This is the case in, for instance, operating theaters and intensive care units or in railway signalling technology. Because here, human lives are at stake. But isn't it always about human lives in power supply systems? The main difference between the IT system and the TN or TT system is a conductive connection between the star point of the transformer which supplies the system and ground. This connection exists in the grounded system, but not in the ungrounded system.
What is the big difference regarding the impact if there is only such a small difference in the implementation? Because a current does flow but it is very small since it depends on leakage capacitances and the enclosure is grounded. What is this like in a grounded system? Here, we set up a closed circuit in advance and then, to a certain degree, just wait for the fault.
If in this case a person touches a live conductive enclosure, without an overcurrent protective device a fault current would immediately flow through the person due to the low-resistance connection to the supply transformer. To ensure that the required protective measures function at this moment, it must be tested at regular intervals.
But how often are these tests actually carried out? For this purpose, devices for stationary installation and mobile devices are available. In principle, fault location is also possible in grounded systems using ground-fault monitoring RCM technology. However, with the restriction that this technology only works in energized systems and, unlike IT systems, remains restricted to asymmetrical ground faults.
If a ground fault or even a dead ground fault occurs in an ungrounded system, shutdown is not necessary. This is also the reason why floating systems are mandatory, e. In the event of a ground fault, the supply to life-supporting equipment is maintained. The IT system is in general perfectly suitable for all applications in which shutdowns are unwanted, would have serious consequences or would cause high costs — in the process industry, in data centers, in automation, basically everywhere.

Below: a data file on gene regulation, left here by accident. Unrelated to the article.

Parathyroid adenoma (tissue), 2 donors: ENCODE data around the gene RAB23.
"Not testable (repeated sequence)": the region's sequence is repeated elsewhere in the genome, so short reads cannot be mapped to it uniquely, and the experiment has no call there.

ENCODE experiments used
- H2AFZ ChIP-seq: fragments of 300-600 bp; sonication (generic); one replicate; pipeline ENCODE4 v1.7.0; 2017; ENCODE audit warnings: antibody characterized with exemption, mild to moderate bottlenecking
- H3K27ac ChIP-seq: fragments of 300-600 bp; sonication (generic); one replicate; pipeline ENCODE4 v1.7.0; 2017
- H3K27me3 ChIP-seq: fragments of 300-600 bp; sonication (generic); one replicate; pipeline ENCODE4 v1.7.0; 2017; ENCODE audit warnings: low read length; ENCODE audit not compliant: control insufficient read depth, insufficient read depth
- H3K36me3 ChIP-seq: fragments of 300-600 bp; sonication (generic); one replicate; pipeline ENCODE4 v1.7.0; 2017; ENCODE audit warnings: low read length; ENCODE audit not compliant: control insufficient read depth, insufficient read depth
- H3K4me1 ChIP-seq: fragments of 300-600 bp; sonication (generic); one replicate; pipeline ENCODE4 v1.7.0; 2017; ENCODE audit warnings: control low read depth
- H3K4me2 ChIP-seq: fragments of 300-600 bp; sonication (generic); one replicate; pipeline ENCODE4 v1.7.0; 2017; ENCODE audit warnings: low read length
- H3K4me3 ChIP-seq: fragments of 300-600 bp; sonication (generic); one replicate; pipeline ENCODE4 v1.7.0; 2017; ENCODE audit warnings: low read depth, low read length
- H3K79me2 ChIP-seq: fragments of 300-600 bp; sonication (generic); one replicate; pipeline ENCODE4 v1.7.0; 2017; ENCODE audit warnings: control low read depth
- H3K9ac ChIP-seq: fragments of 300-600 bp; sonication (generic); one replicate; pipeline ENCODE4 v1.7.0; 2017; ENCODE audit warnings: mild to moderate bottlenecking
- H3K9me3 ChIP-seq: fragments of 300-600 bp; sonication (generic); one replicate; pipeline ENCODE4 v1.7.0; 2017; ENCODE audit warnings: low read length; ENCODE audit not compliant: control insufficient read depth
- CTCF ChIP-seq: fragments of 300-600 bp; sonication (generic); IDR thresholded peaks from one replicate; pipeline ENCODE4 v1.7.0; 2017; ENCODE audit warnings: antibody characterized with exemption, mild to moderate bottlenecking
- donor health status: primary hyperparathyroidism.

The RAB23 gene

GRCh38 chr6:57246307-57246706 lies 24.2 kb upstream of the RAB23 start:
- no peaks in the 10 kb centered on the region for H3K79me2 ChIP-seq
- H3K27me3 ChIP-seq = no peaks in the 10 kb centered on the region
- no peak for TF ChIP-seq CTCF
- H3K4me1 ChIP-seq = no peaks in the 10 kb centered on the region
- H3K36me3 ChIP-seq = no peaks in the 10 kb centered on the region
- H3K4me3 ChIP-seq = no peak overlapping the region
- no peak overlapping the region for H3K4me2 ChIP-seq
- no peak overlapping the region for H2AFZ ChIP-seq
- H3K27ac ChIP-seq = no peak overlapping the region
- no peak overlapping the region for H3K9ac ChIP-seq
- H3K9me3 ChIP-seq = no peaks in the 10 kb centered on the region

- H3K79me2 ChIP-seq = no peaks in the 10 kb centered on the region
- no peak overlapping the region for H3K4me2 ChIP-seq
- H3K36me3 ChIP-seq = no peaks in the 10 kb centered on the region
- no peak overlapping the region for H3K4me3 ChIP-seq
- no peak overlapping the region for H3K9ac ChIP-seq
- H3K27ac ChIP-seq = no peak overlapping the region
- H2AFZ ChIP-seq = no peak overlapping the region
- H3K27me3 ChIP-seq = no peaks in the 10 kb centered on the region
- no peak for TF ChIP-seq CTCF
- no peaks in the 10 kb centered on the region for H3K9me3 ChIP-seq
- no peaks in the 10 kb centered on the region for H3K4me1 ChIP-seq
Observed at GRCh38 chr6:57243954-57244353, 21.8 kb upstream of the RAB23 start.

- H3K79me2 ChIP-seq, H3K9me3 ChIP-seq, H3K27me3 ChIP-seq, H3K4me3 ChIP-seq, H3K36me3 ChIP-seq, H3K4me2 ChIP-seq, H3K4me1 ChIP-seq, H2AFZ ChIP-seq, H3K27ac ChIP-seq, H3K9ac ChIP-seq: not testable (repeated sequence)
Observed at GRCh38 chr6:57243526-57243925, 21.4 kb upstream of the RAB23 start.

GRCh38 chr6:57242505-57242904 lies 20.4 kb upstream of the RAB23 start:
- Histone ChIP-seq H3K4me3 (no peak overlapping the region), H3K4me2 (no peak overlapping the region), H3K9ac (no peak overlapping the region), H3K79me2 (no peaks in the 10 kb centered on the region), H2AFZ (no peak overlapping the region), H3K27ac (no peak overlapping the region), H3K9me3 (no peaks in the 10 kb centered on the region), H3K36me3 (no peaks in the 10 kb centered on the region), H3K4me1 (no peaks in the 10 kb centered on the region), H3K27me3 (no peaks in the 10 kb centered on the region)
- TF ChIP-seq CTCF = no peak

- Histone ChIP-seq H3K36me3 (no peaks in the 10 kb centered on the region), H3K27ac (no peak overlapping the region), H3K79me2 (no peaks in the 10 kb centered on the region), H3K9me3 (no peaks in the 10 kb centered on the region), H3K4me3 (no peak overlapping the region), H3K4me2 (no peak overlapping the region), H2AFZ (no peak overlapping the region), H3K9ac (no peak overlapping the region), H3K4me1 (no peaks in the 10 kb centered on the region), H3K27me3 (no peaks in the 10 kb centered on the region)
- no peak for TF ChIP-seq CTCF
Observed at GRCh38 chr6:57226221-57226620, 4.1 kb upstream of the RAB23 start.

Control circuits of all types are of particular importance. Controller errors and failures in control circuits — e. Based on the information provided by the ground-fault monitoring device it is possible to plan long-term servicing and maintenance work in the floating system and avoid unplanned service calls to rectify malfunctions. Another crucial advantage is that deteriorations of the insulation level can be detected immediately.
In a grounded system, fault currents can be resolved in the single-digit milliamp range by means of sophisticated ground-fault monitoring RCM technology — but no further. This is a significant improvement compared to a grounded system not being monitored that unexpectedly shuts down. It is even possible to measure in the megaohm range and above — which implies a factor of at least 1, compared to the grounded system.